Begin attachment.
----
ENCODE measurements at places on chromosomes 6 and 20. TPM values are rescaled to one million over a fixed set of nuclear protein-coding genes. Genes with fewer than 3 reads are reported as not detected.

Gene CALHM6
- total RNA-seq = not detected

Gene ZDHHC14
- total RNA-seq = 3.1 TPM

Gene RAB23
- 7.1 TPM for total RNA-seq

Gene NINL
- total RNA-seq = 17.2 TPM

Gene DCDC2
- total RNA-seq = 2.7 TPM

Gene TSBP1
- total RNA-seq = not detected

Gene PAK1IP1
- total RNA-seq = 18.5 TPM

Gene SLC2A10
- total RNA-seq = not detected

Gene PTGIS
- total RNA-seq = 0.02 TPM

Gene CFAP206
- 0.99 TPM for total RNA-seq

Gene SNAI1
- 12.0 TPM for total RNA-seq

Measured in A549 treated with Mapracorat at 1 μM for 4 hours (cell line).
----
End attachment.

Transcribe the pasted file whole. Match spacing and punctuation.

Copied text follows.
ENCODE measurements at places on chromosomes 6 and 20. TPM values are rescaled to one million over a fixed set of nuclear protein-coding genes. Genes with fewer than 3 reads are reported as not detected.

Gene CALHM6
- total RNA-seq = not detected

Gene ZDHHC14
- total RNA-seq = 3.1 TPM

Gene RAB23
- 7.1 TPM for total RNA-seq

Gene NINL
- total RNA-seq = 17.2 TPM

Gene DCDC2
- total RNA-seq = 2.7 TPM

Gene TSBP1
- total RNA-seq = not detected

Gene PAK1IP1
- total RNA-seq = 18.5 TPM

Gene SLC2A10
- total RNA-seq = not detected

Gene PTGIS
- total RNA-seq = 0.02 TPM

Gene CFAP206
- 0.99 TPM for total RNA-seq

Gene SNAI1
- 12.0 TPM for total RNA-seq

Measured in A549 treated with Mapracorat at 1 μM for 4 hours (cell line).